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Beef and truffle pie


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Inspired by the Taste magazine’s “Cook the Cover” feature in June for a Beef and Cheddar pie, I made another with tender beef and truffle cream – I have a fond memory of a simple but elegant fettuccine with truffles at Ortolana and wanted to replicate that flavour.

A few weeks ago at Sabato I came across a “Creama Tartufata” sauce – a blend of champignon mushrooms and black truffles. Perfect match I think for this pie.

The ingredients were enough for me to make a 28cm round pie and a smaller 24cm rectangular pie.

The recipe is modified slightly to suit (whatever I had in the pantry at the time), stock was Simon Gault’s and pastry was pre-made frozen sheets. I find that the sheets fit rectangular dishes best and way easier to defrost than the blocks.

Ingredients:

  • 1kg beef, cross-cut blade*, cut into 2cm strips
  • 2 onions, sliced
  • 6 cloves of garlic, peeled
  • 4 tbsp Crema Tartufata
  • 250ml  dry white wine
  • 500ml beef stock (Simon Gault’s)
  • 3 tbsp cornflour + 1/4 cup water
  • 4 sheets frozen flaky pastry sheets

Instructions:

  1. Season beef with salt and pepper.
  2. Heat oil in the pan to brown the beef in several batches.
  3. Brown onion until it softens.
  4. Add wine to deglaze the pan.
  5. Return all the beef to the pan and bring to the boil. Cover and bake in the preheated oven for 2 hours (or you can use a pressure cooker like I did and it’s all done in 45 minutes!)
  6. When cooked, remove beef and flake meat off with a fork.
  7. Thicken the stock with cornflour liquid.
  8. Mix the Crema Tartufata in with the thickened stock.
  9. Line your pie dishes with pastry. Prick with a fork. Fill to three-quarters full. Top with another layer of pastry. Pinch edges with fork to seal.
  10. Brush the tops with egg wash.
  11. Fanbake in the hot oven (190C) until golden and crisp, approximately 20-30 minutes.

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*Note: I prefer to cook with cross-cut blade when making stews, casseroles and curries as the texture of the meat helps create this irresistible gelatinous goo that binds everything together. Yum!!
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(this is a photo of the beef and cheddar pie I made for the “Cook the cover” competition. Didn’t win but my consolation was that my photo was featured in the magazine’s email out to subscribers, so in a way it is a dream come true, to have my photo ‘published’ in my favourite magazine!)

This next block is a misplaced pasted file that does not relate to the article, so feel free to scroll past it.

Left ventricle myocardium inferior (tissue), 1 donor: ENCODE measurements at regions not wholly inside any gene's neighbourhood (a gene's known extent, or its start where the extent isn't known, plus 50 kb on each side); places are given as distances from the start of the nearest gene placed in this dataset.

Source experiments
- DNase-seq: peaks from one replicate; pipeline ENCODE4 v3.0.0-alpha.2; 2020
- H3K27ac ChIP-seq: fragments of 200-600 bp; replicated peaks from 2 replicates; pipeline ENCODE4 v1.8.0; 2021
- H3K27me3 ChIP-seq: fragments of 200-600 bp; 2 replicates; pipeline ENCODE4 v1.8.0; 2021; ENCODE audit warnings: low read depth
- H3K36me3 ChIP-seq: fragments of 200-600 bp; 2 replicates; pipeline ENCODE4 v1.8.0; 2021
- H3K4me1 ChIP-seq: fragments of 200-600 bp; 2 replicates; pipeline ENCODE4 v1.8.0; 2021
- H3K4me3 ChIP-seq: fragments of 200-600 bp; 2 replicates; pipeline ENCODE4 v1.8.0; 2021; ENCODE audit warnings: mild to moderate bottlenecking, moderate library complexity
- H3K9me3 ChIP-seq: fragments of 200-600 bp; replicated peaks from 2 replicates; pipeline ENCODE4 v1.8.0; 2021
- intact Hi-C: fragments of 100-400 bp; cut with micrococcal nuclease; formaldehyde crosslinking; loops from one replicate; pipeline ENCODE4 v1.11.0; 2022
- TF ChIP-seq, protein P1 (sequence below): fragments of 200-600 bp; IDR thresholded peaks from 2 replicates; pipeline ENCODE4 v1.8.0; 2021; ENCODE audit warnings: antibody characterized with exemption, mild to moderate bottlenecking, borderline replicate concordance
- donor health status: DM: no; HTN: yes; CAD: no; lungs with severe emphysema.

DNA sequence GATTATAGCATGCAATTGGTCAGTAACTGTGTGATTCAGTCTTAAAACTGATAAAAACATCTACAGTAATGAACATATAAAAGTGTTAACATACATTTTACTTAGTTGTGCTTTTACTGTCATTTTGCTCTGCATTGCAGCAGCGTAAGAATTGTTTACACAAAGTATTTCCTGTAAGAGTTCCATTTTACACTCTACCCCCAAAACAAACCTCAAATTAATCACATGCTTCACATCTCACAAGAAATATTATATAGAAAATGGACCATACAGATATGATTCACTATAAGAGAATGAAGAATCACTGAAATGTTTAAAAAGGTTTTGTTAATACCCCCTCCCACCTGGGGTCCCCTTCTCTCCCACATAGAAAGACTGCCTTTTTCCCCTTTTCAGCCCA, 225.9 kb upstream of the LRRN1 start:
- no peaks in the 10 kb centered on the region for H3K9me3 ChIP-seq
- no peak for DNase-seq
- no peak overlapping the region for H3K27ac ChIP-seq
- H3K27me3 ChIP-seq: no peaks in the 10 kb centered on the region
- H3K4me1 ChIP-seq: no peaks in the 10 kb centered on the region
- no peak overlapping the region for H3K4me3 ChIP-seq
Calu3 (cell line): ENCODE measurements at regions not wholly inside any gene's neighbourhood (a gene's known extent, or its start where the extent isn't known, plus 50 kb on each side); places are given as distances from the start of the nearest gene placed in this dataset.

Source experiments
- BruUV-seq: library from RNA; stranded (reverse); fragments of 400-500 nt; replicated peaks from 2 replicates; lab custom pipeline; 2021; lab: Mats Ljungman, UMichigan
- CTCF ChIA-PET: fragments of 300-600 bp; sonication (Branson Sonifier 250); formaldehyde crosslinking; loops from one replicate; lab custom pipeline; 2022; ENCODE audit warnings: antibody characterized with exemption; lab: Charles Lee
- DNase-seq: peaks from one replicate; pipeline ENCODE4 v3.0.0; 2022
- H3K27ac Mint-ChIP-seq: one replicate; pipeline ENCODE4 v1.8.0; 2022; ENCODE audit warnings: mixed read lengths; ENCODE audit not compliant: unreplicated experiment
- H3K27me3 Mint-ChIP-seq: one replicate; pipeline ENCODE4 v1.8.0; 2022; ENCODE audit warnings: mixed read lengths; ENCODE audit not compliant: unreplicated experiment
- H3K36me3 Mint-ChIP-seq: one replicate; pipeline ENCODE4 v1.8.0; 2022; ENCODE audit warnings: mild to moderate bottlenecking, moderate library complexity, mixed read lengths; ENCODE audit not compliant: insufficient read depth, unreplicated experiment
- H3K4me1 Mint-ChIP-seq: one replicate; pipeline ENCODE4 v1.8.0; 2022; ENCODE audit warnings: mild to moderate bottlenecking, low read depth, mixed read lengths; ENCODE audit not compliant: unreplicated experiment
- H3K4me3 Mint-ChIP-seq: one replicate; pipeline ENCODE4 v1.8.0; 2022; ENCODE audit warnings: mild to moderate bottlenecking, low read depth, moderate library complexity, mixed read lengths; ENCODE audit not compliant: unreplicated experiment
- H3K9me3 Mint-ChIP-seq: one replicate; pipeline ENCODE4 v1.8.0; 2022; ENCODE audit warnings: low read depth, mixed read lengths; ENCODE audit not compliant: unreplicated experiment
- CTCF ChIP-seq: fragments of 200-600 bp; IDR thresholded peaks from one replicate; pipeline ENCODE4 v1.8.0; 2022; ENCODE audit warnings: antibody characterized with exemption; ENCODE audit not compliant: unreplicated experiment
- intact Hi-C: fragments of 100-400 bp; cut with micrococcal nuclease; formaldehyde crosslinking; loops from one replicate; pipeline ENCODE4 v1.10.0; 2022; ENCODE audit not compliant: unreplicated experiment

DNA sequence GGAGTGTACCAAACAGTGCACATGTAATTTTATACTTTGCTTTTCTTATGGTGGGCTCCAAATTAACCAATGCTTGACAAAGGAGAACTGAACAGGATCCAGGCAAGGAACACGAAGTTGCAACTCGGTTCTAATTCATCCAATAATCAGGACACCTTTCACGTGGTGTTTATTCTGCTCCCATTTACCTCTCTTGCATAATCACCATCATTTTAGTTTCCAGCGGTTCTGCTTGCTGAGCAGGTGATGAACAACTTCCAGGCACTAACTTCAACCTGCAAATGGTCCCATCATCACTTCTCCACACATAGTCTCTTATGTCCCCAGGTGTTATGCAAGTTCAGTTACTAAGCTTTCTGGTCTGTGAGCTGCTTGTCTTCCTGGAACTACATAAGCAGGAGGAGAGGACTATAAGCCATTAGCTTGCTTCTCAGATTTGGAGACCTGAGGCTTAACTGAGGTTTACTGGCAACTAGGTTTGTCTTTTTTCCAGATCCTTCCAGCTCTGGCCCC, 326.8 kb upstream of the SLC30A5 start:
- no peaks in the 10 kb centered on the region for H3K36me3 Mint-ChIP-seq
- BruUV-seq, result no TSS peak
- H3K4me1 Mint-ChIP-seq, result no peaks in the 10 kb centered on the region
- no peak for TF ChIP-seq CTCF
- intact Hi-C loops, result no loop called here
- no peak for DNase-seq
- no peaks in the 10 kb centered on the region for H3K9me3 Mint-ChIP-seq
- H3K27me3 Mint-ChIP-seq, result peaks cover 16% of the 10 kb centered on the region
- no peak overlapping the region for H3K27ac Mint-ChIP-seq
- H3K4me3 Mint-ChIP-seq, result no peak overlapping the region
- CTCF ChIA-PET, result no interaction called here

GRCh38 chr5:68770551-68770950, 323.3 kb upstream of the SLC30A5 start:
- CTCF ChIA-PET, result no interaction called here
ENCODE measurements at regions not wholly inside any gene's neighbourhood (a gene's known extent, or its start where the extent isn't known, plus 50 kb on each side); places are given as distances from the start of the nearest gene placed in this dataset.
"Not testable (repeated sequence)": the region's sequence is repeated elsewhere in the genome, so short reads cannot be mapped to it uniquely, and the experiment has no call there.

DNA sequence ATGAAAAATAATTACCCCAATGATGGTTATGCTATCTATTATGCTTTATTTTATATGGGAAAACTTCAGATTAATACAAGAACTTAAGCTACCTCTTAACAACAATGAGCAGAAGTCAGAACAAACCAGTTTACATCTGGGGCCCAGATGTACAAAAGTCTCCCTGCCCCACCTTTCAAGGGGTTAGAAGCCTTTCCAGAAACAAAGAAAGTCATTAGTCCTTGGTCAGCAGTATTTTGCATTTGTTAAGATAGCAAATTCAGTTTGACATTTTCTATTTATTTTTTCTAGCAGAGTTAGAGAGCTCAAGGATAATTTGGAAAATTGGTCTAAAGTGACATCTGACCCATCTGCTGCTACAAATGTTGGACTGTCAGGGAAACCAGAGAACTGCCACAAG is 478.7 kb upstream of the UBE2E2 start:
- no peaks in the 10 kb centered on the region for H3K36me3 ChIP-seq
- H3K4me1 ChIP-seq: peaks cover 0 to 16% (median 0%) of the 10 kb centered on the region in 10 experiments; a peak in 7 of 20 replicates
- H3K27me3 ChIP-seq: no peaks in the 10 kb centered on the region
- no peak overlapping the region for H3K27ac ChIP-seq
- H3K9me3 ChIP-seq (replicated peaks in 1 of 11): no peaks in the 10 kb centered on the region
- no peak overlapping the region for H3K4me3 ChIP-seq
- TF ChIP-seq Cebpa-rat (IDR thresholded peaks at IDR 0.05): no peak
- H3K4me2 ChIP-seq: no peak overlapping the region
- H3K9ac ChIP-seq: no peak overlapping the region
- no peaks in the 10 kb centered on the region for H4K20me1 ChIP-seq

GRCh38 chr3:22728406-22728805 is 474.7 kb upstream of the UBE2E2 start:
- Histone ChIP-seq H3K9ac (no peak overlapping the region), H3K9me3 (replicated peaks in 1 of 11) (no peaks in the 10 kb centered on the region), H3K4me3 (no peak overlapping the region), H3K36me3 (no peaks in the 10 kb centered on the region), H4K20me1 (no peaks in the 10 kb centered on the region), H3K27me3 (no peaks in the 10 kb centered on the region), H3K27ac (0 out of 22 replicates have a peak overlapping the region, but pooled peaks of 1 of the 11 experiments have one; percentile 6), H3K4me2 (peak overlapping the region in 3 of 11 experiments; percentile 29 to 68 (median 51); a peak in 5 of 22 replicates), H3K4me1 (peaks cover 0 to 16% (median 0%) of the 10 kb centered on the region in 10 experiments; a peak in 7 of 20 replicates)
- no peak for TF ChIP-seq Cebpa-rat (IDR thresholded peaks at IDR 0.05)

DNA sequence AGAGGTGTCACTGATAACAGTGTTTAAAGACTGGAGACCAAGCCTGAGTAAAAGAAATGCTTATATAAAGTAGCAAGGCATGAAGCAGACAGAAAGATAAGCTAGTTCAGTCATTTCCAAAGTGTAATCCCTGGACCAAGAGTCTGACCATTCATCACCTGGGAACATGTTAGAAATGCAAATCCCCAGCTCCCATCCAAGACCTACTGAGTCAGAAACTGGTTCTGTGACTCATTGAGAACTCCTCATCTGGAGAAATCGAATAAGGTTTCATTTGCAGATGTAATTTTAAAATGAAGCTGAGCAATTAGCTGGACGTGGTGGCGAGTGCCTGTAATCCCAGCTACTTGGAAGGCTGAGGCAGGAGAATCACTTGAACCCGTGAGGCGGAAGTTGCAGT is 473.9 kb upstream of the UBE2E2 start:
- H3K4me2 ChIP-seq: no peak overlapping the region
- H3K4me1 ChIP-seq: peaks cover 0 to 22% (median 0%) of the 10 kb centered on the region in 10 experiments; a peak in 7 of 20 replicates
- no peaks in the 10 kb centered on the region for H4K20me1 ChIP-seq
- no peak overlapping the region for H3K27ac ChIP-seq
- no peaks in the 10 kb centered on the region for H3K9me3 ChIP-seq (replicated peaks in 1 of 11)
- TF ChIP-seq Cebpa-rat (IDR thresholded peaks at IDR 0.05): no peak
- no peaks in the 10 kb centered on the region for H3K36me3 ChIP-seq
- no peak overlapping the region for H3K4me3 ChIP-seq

J said “the flavour bursts into my mouth and it is so delicious!” She even had a third helping!

Vanilla Bean Macarons with buttercream


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I have been making all sorts of crazy flavours lately and my colleague requested her favourite flavour – vanilla.  A good vanilla dessert calls for good quality vanilla bean, not any of the imitation stuff. I’ve used seeds from vanilla bean to flavour the shells and then a Heilala vanilla paste to flavour the buttercream. The result was a gorgeously balanced vanilla flavour that reminds me of vanilla milkshakes. Sometimes the simplest is the best!
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Macarons shell ingredients
150 g icing sugar
150 g almond meal
110 g egg whites, split into 2 bowls of 55g each
150 g caster sugar
38 ml water
1 g meringue powder
seeds from 1 vanilla bean

Follow my basic recipe to make the shells.
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I paired these with a Vanilla Bean buttercream.

Filling Ingredients:
100g butter, room temperature
100g icing sugar
1 tbsp good quality vanilla bean paste (I used Heilala)
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Instructions:
Beat butter until soft in a mixer. Add icing sugar and mix well. Add vanilla bean paste and mix. Fill a piping bag and pipe a small dollop of buttercream on half of your shells and top them with the remaining half of your shells.

The filled macarons need to be kept in the fridge for 24 hours for the filling to flavour the shells.

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Salted Caramel Macarons


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It happened to be my work’s third birthday a few weeks ago and in celebration I made these aqua blue macarons and paired them with my all time favourite – salted caramel filling.

I might have to make a salted caramel cake next, such is my addition to the salty sweet caramelly  flavours. Watch this space!

Macarons shell ingredients
150 g icing sugar
150 g almond meal
110 g egg whites, split into 2 bowls of 55g each
150 g caster sugar
38 ml water
1 g meringue powder
a few drops of blue gel colouring

Follow my basic recipe to make the shells.

I paired these with a salted caramel filling.

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Filling Ingredients:
200g castor sugar
125ml fresh cream
50g butter, cubed
5g good quality salt flakes
A few drops of vanilla essence

Instructions:

Heat the sugar in a wide saucepan until it is melted.
Be really careful and wait for it to turn amber/ golden and slightly smoke.
Carefully add the cream in slowly, continuing to whisk but be aware of the resulting vigorous bubbling.
Add the butter in gradually until it is melted and combined.
Add in salt flakes and vanilla essence.
Cool in the fridge for a few hours.

Fill half of your shells and top them with the remaining half of your shells.
If your salted caramel isn’t thick enough, you can add 1-2 tablespoons of sugar until it is thick enough to spread.

The filled macarons need to be kept in the fridge for 24 hours for the filling to flavour the shells. These freeze really well (up to 3 months). Turns out they are even better after freezing as the gooey salted caramel hardens up a bit more!

A blog about my kitchen adventures, photography, family and experiences